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Blanket flower

Gaillardia

Blanket flowers are wonderfully cheerful, long-blooming plants for hot, sunny gardens. They produce single or double daisy flowers through most of the summer and well into fall. The light brick red ray flowers are tipped with yellow -- the colors of Mexican blankets.

Blanket flowers tolerate light frost and are seldom eaten by deer. Deadhead the flowers to keep them blooming consistently through the summer and into fall. Some species tend to be short-lived, especially if the soil is not well drained.

Light:

Sun

Type:

Height:

1 to 3 feet

Width:

6 inches to 2 feet wide

Flower Color:

Foliage Color:

Seasonal Features:

Zones:

3-11


how to grow Blanket flower

more varieties for Blanket flower
'Fanfare' blanket flower

'Fanfare' blanket flower

Gaillardia 'Fanfare' offers bright red ray flowers tipped with yellow at the flaring mouth. This recent 14-inch-tall introduction blooms over a long period. Zones 3-8

Firewheel

Firewheel

Gaillardia aestivalis var. winkleri is native to areas of Texas. It bears white flowers in summer and grows 18 inches tall and wide. Zones 7-9

'Grape Sensation' firewheel

'Grape Sensation' firewheel

Gaillardia aestivalis var. winkleri 'Grape Sensation' is a heat- and drought-tolerant variety that bears purple flowers all summer long. It grows 12 inches tall and wide. Zones 7-9


plant Blanket flower with
Lamb's-ears

Lamb's-ears is a top pick for a groundcover in a hot, baked spot. Its silver felted foliage quickly forms a dense, delightful mat. It also contrasts nicely with other foliage and most flowers. enhances almost everything. Depending on the type and your growing conditions, it may self-sow freely to the point of becoming a bother. In hot humid climates, lamb's ears may "melt down" in summer, becoming brown and limp.A quite different but related plant, big betony is worth growing for its shade tolerance, dark green crumpled leaves, and bright purple spikes of whorled 1-inch flowers in late spring. Wood betony is similar but not as shade-tolerant.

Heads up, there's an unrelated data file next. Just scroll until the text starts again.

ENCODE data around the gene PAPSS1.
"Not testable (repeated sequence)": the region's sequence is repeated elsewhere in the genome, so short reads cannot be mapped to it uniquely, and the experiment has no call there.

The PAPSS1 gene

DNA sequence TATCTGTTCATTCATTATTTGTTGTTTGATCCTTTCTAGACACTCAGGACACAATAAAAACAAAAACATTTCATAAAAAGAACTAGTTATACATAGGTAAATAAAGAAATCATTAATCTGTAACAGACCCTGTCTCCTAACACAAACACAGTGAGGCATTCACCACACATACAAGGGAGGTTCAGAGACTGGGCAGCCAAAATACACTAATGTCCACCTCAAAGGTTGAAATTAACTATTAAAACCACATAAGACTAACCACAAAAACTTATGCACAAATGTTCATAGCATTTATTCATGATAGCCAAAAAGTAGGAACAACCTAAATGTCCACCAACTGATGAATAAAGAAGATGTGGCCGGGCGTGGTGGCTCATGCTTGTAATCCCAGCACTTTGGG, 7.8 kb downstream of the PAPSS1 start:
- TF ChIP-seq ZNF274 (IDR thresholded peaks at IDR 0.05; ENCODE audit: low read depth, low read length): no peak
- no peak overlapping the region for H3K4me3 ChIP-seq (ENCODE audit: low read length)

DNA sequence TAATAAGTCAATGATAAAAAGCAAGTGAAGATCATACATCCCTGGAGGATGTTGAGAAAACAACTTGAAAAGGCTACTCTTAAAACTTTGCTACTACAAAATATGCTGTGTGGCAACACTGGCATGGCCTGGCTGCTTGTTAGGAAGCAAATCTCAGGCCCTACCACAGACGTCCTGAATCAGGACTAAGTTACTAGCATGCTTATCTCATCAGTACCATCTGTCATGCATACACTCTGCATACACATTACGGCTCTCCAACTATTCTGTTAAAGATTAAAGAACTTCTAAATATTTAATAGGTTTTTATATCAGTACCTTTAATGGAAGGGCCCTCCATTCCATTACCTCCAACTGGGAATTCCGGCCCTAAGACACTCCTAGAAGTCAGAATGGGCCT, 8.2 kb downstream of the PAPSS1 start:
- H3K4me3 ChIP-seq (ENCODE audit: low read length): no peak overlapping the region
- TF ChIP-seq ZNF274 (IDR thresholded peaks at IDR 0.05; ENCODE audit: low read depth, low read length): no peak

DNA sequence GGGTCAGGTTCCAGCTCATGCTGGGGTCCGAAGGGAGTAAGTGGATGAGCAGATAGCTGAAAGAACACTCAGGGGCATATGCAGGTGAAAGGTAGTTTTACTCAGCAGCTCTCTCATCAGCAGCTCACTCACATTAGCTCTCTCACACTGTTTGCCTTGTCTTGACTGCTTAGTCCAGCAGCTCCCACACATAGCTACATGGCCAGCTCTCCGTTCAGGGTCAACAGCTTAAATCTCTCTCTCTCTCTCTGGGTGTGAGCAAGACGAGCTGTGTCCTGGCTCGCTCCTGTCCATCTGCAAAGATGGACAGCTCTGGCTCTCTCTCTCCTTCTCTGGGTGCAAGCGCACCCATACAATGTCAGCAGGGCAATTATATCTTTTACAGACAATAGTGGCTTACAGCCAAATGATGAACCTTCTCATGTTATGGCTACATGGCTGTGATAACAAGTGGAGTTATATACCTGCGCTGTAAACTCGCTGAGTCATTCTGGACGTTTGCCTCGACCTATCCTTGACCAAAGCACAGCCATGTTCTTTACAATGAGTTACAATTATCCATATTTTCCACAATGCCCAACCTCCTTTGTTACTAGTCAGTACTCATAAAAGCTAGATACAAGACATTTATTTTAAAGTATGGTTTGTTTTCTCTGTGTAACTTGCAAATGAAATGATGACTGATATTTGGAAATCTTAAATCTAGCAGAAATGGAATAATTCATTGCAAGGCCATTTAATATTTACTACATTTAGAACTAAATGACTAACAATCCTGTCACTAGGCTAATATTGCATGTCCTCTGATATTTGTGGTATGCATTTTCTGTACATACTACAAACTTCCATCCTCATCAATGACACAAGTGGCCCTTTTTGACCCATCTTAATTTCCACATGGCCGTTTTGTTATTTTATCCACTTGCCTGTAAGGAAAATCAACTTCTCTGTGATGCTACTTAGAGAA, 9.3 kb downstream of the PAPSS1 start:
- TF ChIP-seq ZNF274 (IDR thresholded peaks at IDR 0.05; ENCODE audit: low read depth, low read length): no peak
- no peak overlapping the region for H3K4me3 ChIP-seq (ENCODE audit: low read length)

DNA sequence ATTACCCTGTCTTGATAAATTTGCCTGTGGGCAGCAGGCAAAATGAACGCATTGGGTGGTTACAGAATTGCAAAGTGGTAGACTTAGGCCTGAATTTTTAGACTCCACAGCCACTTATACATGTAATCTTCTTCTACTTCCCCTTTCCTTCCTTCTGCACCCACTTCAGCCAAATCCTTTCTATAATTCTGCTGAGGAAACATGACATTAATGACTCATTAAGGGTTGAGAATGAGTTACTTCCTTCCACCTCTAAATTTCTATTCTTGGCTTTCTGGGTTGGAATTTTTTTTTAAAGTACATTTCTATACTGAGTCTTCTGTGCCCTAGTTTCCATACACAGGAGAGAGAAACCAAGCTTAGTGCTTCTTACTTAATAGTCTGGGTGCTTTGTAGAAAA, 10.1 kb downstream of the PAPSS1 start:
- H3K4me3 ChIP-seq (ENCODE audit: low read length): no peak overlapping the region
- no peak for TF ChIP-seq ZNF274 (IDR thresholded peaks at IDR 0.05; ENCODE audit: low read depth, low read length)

Veronica

Easy and undemanding, veronicas catch the eye in sunny gardens over many months. Some have mats with loose clusters of saucer-shaped flowers, while others group their star or tubular flowers into erect tight spikes. A few veronicas bring elusive blue to the garden, but more often the flowers are purplish or violet blue, rosy pink, or white. Provide full sun and average well-drained soil. Regular deadheading extends bloom time.

Salvia

There are few gardens that don't have at least one salvia growing in them. Whether you have sun or shade, a dry garden or lots of rainfall, there's an annual salvia that you'll find indispensable. All attract hummingbirds, especially the red ones, and are great picks for hot, dry sites where you want tons of color all season. Most salvias don't like cool weather, so plant them outdoors after all danger of frost has passed.

Hyssop

This hard-working group of perennials does so much. They bloom for a long time in wonderful colors atop tall, striking plants. They produce a nectar that is irresistible to hummingbirds and butterflies. Most are heat and drought tolerant. And their foliage and flowers are fragrant, with scents ranging from licorice to bubblegum.Most require well-drained soil and prefer full sun, although they will tolerate light shade.

Coreopsis

One of the longest bloomers in the garden, coreopsis produces (usually) sunny yellow daisylike flowers that attract butterflies. Coreopsis, depending on the variety, also bears golden-yellow, pale yellow, pink, or bicolor flowers. It will bloom from early to midsummer or longer as long as it's deadheaded.

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